Three weeks ago, I received a letter from a cousin who lives outside of Seattle. She, her husband and 2 of her children, would be passing through O'Hare on their way home from a spring break spent in Williamsburg, Virginia. They were to have 4.5 hours in "Chicago". Would I have time to get together?
Of course! Absolutely! Don't have to ask me twice.
Unfortunately, between Richmond, Virginia and Chicago, Illinois, there were quite a few heavy thunderstorms. Their plane was delayed. They were delayed. It wound up being a good 2 hours, which meant we had no time to leave the airport environs to grab a quick bite at any local restaurant and get them back in time to endure security. Our visit consisted of commandeering a table and chairs next to a lower level convenience store.
But what a visit it was. I have not seen her since she moved to the west coast from Illinois where she was going to college some 29 years ago. She's gotten married, had a family and sent children off into the world. We have kept in touch through occasional letters and always at Christmas, but it is different sitting across the table from them.
In a way, it was as if that time never existed. We got caught up on everyone; where my child is and what her children are doing. We talked relatives. Her son is very interested in the family genealogy and I'm a link to the family in Iowa. I have only one of my father's siblings left and 2 cousins have passed away, one of whom I could not remember his name for the life of me; still can't. I know his kids. I know his brother and wife, but his name is like fog at 10 a.m.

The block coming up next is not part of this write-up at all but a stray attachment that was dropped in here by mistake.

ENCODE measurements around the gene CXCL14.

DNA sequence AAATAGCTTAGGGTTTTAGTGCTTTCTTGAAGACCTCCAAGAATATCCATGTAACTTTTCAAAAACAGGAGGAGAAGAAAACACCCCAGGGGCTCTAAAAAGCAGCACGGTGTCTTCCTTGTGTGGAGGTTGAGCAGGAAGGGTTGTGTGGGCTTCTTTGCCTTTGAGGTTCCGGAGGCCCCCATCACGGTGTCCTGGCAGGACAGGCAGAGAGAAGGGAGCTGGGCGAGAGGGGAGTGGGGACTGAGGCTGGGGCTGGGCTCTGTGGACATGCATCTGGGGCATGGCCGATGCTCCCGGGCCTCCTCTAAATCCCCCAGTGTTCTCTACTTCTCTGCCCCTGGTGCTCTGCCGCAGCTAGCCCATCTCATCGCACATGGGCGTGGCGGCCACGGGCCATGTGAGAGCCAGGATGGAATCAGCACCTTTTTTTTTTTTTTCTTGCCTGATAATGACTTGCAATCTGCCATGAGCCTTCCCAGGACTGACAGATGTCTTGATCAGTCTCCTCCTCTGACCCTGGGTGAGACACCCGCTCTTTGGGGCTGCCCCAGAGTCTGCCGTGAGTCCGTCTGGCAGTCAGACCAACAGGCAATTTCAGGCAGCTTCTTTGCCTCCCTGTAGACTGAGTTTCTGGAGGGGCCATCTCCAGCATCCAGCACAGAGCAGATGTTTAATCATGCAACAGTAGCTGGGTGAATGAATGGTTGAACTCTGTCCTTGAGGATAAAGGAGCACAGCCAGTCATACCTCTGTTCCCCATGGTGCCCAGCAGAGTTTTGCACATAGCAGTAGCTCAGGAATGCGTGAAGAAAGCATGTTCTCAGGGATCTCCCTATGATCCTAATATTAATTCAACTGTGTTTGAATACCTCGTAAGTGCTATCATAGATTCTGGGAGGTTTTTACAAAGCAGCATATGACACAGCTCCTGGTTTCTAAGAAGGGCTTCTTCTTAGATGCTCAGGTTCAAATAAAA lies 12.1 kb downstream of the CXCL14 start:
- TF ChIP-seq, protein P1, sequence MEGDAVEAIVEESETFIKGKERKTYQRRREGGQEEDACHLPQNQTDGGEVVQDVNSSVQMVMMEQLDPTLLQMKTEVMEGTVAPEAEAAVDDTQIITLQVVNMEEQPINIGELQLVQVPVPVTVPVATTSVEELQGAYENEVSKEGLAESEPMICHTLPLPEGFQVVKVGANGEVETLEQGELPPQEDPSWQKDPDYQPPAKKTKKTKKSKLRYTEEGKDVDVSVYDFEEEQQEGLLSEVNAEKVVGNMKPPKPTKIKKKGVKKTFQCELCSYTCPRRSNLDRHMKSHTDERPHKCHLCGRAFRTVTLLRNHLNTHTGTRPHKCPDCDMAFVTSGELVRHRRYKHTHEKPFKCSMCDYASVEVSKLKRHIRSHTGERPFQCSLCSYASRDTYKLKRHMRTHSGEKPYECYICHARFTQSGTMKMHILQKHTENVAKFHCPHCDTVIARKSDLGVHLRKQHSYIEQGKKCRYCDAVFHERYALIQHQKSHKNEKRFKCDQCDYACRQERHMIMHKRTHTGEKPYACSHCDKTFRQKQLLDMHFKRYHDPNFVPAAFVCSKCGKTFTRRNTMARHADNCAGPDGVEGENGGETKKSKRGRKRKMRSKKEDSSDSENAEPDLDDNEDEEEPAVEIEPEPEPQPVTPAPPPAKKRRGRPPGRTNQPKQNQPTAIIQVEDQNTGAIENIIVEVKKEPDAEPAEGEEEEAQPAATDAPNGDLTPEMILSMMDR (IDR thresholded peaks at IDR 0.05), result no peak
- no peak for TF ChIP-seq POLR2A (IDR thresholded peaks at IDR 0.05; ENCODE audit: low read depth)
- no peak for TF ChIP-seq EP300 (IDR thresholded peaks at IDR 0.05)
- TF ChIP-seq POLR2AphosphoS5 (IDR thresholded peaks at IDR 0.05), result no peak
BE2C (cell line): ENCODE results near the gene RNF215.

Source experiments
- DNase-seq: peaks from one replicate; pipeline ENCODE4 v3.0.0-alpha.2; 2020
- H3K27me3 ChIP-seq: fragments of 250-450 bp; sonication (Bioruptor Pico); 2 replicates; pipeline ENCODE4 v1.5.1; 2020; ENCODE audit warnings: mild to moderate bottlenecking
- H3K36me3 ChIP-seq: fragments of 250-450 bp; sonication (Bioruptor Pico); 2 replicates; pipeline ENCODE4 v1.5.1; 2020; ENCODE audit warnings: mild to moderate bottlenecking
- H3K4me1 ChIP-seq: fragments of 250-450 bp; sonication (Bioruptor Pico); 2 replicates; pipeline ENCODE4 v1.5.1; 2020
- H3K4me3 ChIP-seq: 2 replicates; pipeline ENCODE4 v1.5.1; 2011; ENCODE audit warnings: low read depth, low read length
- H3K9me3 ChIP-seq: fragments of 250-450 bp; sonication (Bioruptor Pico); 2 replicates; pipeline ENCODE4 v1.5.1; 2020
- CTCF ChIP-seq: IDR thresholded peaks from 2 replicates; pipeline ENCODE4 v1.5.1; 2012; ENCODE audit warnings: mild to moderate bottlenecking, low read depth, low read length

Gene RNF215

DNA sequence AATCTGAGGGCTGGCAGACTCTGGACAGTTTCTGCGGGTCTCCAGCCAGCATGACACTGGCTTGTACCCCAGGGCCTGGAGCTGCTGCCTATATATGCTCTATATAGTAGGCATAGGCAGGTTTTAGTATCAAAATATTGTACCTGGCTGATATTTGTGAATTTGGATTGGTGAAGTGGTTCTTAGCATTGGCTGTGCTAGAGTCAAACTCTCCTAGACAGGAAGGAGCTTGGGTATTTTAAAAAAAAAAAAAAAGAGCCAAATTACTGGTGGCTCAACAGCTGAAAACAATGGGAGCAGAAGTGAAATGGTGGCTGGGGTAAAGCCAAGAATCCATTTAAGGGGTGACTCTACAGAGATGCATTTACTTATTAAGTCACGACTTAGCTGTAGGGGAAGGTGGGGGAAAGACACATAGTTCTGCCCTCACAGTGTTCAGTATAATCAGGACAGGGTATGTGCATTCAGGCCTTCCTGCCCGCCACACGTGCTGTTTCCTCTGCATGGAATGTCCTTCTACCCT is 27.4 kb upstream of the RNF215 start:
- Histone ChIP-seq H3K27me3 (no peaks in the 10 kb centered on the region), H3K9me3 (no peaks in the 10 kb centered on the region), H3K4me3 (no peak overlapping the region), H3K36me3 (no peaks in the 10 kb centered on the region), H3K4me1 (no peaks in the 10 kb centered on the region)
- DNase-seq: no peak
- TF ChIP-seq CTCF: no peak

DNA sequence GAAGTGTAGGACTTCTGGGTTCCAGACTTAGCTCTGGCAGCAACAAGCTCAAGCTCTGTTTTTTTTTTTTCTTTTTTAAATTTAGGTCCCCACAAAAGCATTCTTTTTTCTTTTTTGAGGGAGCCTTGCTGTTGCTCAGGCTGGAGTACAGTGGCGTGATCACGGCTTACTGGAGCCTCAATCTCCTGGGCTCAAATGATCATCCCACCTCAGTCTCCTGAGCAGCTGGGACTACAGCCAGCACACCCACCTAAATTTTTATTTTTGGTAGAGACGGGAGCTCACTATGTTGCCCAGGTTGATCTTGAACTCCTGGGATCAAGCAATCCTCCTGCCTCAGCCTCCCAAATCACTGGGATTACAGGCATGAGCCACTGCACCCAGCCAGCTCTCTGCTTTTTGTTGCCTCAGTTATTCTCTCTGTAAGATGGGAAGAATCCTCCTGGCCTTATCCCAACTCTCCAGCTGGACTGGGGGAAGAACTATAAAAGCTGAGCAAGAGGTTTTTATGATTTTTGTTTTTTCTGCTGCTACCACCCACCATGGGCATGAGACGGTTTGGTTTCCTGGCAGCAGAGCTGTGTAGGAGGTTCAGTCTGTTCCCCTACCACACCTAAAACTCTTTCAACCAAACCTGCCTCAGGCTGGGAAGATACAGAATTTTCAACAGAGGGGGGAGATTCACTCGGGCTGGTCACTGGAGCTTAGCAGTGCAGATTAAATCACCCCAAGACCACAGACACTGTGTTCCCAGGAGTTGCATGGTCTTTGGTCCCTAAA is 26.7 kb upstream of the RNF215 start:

We talked memories, of winters spent on the farm. She grew up in California so coming for Christmas one year was fantastic. I remember how we wrapped a Cool Whip container of snow in so many layers of newspaper, it was the size of a boulder. It was partially melted when they got home but still resembled a snowball. We talked about how life changes, how life doesn't and all too soon, it was time for them to join the lines snaking through security.
I didn't visit her when Carole lived in the Seattle area. I really wanted to get my daughter settled and I wanted to spend the time with her. I probably should have reconnected. They would have welcomed me as family, as they did as we sat around a table in O'Hare. I felt awkward to suddenly call out of the blue and "Oh I'm in the area." That was my fault. I should have 'gotten over myself'.
Still, this was a wonderful 90 minutes spent in an unlikely place on a marvelously beautiful spring afternoon.
Beverage: Edinburgh's Finest tea